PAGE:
Why I’m Hiring a Coach

Since the very beginning of last year, I’ve done all my own coaching and programming. Of course, I have people whom I trust and like to bounce ideas off, I keep reading and keeping my eyes on new ideas, and I like to experiment with different things, but for that whole time, I’ve been in the driver’s seat. I’d had a kind of vague notion kicking around for a while that I might hire a coach, but my time in Minsk at Worlds this year really brought that to the fore, and I finally decided to act on it. I approached a coach there who I’ve got a lot of respect for and kind of vaguely know via social media and asked if he had room on his roster for one more athlete.

So, what are the ideas that finally made me take that step?

The primary reason for me wanting to hire a coach is to have someone who isn’t as close to my problems as I am to help solve them. When you’re right in the middle of something it can be hard to step back and take a proper look at what’s going – I’m sure everyone reading this has had some experience where some problem they’ve been looking at for hours or days has been solved in minutes by a fresh set of eyes! I seem not to have this problem when I’m doing things for other people (which is part of the reason I consider myself to be better at coaching than actually lifting), but when I program for myself, I seem to write in part with my ego despite all efforts not to.

So, reason #1 for hiring a coach: fresh eyes.

My second reason for choosing to hire a coach is to learn from someone much better than I am. I’m sure there are hundreds of ideas I’ve never had about meet day coaching, and thousands of ideas I’ve never had about how to program or manage athletes out-of-competition. Being able to pick the brains of someone far more experienced and knowledgeable about this sport is both incredibly valuable, and something I’m very excited for.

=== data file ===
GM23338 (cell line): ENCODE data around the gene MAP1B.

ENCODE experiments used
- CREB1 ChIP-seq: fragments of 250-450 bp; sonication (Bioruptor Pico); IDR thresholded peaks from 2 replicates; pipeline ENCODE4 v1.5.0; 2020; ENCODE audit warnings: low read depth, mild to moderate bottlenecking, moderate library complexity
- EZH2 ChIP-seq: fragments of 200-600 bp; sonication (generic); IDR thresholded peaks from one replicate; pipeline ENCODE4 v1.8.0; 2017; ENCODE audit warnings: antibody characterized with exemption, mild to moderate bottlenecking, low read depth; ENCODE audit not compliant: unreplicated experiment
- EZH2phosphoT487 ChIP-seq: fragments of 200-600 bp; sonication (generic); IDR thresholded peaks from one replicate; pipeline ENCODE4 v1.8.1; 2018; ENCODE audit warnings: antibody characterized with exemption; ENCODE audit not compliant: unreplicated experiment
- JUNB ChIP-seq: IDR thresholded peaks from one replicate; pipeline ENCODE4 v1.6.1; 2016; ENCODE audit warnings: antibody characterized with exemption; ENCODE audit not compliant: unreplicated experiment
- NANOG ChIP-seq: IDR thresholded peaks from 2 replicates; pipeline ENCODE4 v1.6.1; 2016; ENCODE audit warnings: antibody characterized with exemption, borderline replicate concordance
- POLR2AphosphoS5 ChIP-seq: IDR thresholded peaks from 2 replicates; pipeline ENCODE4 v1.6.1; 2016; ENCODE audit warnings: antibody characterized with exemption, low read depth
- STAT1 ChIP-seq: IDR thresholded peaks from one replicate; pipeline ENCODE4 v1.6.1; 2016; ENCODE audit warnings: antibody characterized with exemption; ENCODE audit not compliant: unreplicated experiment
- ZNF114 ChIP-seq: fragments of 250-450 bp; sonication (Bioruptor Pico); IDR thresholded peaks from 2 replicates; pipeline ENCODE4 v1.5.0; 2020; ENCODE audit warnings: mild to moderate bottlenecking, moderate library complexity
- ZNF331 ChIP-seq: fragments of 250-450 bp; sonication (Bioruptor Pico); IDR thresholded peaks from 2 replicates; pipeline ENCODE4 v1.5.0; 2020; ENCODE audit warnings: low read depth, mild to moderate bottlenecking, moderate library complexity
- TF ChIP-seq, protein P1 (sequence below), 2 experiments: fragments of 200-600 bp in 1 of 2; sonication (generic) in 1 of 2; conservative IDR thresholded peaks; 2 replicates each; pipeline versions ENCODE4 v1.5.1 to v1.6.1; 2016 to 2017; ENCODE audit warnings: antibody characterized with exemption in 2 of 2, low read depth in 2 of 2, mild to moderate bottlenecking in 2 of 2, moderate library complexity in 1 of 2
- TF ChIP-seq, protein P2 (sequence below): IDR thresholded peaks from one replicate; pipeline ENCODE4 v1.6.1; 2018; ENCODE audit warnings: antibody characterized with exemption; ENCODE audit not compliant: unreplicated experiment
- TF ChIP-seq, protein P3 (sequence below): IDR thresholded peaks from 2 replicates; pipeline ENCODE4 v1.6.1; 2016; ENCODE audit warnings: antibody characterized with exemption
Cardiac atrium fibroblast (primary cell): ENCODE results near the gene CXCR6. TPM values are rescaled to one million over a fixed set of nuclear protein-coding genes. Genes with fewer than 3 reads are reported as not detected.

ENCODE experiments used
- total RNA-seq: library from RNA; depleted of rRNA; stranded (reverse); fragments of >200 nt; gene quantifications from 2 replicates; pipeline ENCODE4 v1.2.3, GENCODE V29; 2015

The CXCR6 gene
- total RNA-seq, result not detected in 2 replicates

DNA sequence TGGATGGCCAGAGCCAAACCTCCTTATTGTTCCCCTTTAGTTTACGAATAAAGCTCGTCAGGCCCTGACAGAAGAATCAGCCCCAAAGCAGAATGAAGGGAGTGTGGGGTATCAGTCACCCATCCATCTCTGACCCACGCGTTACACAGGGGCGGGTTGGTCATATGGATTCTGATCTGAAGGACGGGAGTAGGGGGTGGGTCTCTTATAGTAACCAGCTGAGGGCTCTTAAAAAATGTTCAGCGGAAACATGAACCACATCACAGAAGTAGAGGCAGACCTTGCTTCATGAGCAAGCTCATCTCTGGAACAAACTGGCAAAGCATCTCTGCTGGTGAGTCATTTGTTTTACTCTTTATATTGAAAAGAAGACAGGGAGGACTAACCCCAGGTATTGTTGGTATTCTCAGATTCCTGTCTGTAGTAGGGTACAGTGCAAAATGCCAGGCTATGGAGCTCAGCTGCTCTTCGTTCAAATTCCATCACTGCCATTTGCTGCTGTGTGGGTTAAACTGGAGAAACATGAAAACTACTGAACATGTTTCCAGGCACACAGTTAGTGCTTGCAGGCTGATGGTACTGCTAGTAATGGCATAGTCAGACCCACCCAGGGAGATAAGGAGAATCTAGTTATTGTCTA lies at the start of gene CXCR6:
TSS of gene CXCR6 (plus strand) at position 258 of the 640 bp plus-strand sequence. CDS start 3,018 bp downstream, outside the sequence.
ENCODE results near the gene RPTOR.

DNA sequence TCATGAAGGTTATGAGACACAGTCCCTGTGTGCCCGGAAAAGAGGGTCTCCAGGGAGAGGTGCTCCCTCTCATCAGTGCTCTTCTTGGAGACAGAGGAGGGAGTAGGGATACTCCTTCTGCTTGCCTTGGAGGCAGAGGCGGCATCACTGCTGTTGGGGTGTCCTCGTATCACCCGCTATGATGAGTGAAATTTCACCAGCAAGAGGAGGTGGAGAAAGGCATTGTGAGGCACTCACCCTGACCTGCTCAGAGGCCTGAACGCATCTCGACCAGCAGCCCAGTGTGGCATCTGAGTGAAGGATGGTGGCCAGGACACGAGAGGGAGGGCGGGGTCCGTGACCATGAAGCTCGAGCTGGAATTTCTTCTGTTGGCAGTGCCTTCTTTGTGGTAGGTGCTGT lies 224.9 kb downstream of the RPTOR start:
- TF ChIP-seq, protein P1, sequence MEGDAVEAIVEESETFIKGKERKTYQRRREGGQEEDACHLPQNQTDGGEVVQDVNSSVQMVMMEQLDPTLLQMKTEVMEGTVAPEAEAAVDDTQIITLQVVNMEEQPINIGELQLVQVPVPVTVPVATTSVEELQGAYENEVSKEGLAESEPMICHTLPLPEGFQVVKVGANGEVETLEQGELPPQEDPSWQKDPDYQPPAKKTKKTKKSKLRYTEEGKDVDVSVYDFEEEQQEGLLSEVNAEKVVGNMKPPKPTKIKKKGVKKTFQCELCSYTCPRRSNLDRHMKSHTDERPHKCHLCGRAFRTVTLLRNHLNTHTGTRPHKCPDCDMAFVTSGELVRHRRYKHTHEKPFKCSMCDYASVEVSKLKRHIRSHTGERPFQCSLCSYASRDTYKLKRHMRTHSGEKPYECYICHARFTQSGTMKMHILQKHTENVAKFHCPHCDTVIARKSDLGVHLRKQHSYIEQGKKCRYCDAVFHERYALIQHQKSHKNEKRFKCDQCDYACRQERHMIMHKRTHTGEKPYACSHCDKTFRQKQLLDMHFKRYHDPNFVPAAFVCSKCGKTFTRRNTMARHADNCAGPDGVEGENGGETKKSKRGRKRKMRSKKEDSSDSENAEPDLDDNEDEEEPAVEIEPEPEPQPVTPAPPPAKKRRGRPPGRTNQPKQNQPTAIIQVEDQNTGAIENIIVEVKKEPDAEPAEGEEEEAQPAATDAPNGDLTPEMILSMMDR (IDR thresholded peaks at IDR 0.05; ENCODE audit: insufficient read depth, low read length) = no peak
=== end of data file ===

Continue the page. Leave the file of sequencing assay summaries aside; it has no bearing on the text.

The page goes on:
There aren’t many coaches (especially in New Zealand) with real international experience, fighting for podium finishes and discipline medals, and other than simply having more experience doing it (which is hard to come by), the next best way to learn these things is via an experienced handler. Along the same lines, every coach programs in a different way and has had different experiences in the past, and that colours they way they see and think about future problems.

Reason #2 for hiring a coach: learn from the best. 

Finally, reason #3 for hiring a coach: I’m going to try something new shit. Watch this space.

I’m not expecting this to all be super easy. I’ve had full control over my own programming for a long time, and there are definitely set ways I like to do things. I’ve got strong opinions on things like maximising strengths vs. improving weaknesses, microcycle structure, and macrocyclic planning. Quite often I look at a program (or part thereof) and wonder what the overall plan is because I don’t think it’s sufficiently clear. Giving up the control, and possibly not being able to see the entire picture, might be a tough change for me.

Having said all of that, giving up that control might give me more time to focus on my own athletes, and it might even be a relief to not have to stress about my own stuff!